10 Musicals That Changed Broadway

Milestone shows that altered the course of musical theater - for better or worse

Throughout the history of musical theater, there have been certain landmark shows that have raised the quality standard for the entire art form. There have also been shows that have set some unfortunate precedents, cynical trends that opportunistic writers and producers have leapt upon in search of success. For good or for ill (mostly good), here are ten shows that have shaped the Broadway musical as we know it today. 

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Easily the most obscure musical on this list, Very Good Eddie (1915) was the first success of the so-called Princess musicals, a series of shows with music by Jerome Kern, book by Guy Bolton, and lyrics mostly by P.G. Wodehouse. Most musicals at the time were a hodgepodge of unintegrated elements, filled with preexisting songs, irrelevant dances, and lavish spectacle. Very Good Eddie changed all that, featuring songs that arose naturally from the drama, intimate stories with real people, and a cohesive narrative. It took decades for the innovations to really take hold, but Very Good Eddie represents an important turning point in the development of the integrated musical.  More »

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After Very Good Eddie, musical theater puttered along with various claptrap conglomerations -- Cinderella stories, collegiate romps, Prohibition-inspired adventures -- until composer Jerome Kern teamed up with the redoubtable Oscar Hammerstein II for the serious and soaring Show Boat (1927). Finally, a show with thoughtful subject matter, significant in particular for its sympathetic portrayal of African-American characters (paving the way for Porgy and Bess and Lost in the Stars, among others). Show Boat also made great strides in the ambition of Broadway music, and its embrace of the notion that content dictates form (i.e. that a musical scene should take the shape that its dramatic intention dictates). More »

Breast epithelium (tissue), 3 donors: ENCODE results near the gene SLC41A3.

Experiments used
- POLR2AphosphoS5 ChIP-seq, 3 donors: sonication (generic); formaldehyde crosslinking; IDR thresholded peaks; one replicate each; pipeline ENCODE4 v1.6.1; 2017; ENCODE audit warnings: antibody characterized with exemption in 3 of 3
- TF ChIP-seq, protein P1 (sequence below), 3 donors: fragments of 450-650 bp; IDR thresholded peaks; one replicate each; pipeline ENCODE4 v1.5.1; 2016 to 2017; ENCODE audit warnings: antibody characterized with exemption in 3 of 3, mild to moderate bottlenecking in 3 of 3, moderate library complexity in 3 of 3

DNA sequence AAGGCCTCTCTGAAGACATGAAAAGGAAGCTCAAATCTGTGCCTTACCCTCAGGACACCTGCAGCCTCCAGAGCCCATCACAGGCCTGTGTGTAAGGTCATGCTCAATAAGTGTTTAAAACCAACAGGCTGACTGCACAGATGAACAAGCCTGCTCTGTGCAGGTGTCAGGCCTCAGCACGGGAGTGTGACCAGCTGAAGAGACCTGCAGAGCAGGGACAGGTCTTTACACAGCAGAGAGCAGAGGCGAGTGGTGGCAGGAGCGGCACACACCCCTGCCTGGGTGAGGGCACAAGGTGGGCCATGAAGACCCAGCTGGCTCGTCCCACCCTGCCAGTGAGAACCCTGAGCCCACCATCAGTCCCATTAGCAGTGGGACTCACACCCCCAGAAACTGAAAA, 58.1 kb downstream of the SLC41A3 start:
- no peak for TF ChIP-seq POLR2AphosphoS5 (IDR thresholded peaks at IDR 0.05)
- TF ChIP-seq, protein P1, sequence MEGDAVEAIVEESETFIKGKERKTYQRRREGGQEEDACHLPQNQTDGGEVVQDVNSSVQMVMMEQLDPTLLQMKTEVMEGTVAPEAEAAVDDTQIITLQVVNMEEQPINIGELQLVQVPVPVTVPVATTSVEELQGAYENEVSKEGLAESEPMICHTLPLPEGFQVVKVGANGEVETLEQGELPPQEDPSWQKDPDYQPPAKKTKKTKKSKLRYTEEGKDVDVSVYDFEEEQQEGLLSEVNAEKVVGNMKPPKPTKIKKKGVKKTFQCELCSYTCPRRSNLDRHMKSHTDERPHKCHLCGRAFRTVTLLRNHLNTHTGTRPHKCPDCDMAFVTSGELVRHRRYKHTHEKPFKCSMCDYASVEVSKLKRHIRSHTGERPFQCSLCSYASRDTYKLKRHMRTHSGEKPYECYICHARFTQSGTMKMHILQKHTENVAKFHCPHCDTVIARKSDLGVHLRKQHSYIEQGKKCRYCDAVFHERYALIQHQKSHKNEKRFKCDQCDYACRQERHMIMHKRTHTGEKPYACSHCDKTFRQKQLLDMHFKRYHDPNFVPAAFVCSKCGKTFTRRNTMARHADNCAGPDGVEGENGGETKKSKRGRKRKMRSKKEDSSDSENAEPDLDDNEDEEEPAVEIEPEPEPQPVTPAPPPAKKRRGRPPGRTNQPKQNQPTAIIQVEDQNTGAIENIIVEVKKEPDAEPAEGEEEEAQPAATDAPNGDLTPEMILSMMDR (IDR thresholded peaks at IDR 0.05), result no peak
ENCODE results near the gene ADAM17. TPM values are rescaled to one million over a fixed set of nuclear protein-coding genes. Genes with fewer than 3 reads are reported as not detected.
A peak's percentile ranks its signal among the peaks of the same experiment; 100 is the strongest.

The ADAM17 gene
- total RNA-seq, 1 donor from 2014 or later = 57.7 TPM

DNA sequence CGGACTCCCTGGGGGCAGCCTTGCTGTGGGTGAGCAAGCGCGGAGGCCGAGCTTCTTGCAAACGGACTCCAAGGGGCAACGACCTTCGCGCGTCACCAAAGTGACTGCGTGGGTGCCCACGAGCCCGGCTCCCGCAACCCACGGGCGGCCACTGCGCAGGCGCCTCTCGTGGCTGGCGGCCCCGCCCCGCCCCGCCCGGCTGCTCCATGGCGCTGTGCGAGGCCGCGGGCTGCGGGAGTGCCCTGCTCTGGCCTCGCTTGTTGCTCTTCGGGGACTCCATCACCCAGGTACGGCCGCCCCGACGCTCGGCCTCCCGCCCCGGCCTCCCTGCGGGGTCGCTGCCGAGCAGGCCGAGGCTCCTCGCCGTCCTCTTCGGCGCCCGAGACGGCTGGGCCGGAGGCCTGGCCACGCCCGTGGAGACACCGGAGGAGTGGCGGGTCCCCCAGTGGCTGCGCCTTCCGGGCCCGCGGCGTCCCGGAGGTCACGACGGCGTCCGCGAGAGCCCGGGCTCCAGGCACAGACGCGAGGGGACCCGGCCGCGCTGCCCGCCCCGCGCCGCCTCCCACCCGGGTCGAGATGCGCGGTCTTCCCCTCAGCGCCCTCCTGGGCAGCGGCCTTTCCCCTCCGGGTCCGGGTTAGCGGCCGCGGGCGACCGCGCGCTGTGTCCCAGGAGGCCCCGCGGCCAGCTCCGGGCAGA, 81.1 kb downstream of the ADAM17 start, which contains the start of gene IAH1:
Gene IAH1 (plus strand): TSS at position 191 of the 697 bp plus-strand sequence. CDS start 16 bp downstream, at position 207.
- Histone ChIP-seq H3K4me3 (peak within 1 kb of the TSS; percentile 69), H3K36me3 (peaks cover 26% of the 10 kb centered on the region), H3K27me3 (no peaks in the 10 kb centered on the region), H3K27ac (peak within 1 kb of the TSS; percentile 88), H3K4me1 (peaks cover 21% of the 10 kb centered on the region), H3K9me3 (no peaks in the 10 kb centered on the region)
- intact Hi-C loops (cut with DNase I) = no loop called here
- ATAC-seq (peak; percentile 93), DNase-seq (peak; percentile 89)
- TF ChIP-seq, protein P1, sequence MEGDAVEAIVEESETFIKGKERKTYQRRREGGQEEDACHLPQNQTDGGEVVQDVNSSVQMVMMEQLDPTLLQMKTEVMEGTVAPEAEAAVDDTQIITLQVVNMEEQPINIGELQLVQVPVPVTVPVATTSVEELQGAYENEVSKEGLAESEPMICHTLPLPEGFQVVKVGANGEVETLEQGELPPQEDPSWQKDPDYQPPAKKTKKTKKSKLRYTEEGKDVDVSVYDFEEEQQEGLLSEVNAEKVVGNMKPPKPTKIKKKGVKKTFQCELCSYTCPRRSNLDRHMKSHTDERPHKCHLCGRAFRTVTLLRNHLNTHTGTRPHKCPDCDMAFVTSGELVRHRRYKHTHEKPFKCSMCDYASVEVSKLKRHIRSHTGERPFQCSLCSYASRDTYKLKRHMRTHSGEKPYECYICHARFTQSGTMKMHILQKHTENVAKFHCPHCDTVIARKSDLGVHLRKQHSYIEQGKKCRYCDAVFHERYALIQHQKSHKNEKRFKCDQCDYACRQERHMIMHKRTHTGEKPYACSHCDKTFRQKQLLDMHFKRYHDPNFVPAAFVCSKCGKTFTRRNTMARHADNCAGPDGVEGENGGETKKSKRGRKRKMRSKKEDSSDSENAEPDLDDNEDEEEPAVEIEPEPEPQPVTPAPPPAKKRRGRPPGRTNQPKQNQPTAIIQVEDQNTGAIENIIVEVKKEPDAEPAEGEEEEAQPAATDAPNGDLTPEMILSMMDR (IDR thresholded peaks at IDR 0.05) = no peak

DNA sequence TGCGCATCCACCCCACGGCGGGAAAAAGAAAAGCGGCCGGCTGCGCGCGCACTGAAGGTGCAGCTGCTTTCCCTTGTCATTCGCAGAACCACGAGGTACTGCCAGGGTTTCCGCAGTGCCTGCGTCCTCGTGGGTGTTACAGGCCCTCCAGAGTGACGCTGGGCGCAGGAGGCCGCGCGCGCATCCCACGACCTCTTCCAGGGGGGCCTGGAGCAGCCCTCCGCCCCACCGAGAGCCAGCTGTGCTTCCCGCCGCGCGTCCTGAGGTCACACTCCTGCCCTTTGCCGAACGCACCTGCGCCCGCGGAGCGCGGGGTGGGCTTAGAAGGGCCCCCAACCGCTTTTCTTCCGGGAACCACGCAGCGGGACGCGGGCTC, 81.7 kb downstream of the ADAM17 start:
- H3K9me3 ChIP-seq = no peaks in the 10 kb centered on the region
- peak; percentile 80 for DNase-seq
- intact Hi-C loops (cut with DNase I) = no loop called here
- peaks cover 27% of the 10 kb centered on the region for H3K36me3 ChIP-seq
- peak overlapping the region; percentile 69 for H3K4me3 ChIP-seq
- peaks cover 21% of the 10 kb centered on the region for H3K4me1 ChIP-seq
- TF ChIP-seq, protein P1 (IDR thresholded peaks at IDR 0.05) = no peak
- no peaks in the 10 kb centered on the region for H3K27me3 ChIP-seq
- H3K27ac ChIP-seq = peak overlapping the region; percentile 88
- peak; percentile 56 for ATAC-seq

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It's easy to dismiss Oklahoma! (1943) today as quaint, old-fashioned. In its day, however, Oklahoma! was revolutionary. In the 16 years since Show Boat, musical theater had grown in fits and starts, with individual innovations here and there. It wasn't until Oklahoma! that someone brought all those innovations together. Not surprisingly, that someone was Oscar Hammerstein II (in partnership with composer Richard Rodgers), the same man who had created Show Boat. Oklahoma! took the integrated elements of Very Good Eddie, the verisimilitude of Show Boat, and the mature intent of such shows as Pal Joey (1940) and Lady in the Dark (1941), and set the standard for every single musical that has followed it.  More »